In the choice between two terrible evils, Western civilization may voluntarily submit to the Soviet tyranny—a tyranny of political wickedness and monstrous power run by purges and by secret police.
The frightening force backing our world into this predicament is, of course, the implications in the lethal might of “the nuclear threat.” People the globe over are afraid, and there is cause to be. The mind staggers as problems keep spinning out of the runaway potentialities of our atomic age. The survival of humanity is at stake. Those who know most are most fearful. Token samples of the awful possibilities numb the powers of thought. The harbingers of the future are ominous. “ ‘The ashes of death’ already poison many waters and beaches of the world.”
It is a time for greatness, but civilized leaders, baffled and clumsy, stand in human littleness on a precipice, gambling with catastrophe. They are not sure which way to go, nor are they sure what they should do.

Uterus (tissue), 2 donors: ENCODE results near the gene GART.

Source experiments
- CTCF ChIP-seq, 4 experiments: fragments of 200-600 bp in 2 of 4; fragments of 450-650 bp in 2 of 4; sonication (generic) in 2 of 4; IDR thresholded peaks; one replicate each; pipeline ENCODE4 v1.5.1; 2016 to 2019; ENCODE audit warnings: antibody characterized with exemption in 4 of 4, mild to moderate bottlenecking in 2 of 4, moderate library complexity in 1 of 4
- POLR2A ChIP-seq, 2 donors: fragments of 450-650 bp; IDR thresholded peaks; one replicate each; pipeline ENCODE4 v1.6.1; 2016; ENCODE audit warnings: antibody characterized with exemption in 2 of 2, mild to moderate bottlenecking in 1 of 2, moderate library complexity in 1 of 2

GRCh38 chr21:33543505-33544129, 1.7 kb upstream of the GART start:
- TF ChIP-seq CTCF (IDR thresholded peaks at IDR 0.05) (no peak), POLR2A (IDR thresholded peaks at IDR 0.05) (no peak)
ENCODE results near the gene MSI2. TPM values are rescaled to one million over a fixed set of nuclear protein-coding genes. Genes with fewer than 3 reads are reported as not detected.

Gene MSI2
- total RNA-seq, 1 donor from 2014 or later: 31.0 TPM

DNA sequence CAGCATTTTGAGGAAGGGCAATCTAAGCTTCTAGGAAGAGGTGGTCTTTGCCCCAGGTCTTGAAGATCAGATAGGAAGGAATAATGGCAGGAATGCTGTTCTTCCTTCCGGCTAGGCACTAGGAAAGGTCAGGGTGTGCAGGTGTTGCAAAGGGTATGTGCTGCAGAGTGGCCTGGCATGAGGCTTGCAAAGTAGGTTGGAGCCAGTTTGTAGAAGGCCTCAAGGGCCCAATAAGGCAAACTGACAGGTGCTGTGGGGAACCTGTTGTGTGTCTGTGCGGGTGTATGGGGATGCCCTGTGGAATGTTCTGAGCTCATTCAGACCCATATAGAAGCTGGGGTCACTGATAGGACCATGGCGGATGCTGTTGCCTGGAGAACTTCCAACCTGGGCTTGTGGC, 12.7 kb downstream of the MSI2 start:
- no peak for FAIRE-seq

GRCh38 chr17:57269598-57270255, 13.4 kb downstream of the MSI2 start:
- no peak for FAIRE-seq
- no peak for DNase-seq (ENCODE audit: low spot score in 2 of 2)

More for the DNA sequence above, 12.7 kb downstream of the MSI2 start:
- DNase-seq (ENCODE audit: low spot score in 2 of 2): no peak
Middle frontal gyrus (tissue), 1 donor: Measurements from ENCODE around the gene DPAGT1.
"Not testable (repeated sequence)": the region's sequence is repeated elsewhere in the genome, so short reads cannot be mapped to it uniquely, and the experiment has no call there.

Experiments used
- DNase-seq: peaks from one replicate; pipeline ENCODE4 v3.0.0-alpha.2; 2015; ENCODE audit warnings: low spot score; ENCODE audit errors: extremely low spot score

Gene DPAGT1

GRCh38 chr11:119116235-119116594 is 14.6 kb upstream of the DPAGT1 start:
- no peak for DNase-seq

It looks as if man is not equal to the demands of history. We are developing a structural complexity we may lack the powers to sustain. One of the last signs of a crumbling epoch is a general decline in moral appreciation and in moral values. As the atom bomb sounds alarms all over life, Nobel prize winners declare that “… we are no longer great enough for ‘problems of the spirit.’ ” Nothing is left but “a massive and universal physical fear.” We can only “temporarily arrest society’s lethal self-laceration.” Influences that should be spiritual are “a mixture of will-worship, egocentricity, nihilism, jargon, verbal mystification, ontological claptrap and pornography”—pagan wails in a pagan world. What a stage for people fumbling with nuclear explosives!
The issue right now ...1
Already a CT subscriber? Log in for full digital access.
Have something to add about this? See something we missed? Share your feedback here.
Subscribe to Christianity Today and get access to this article plus 60+ years of archives.
- Home delivery of CT magazine
- Complete access to articles on ChristianityToday.com
- Over 120 years of magazine archives plus full access to all of CT’s online archives
- Learn more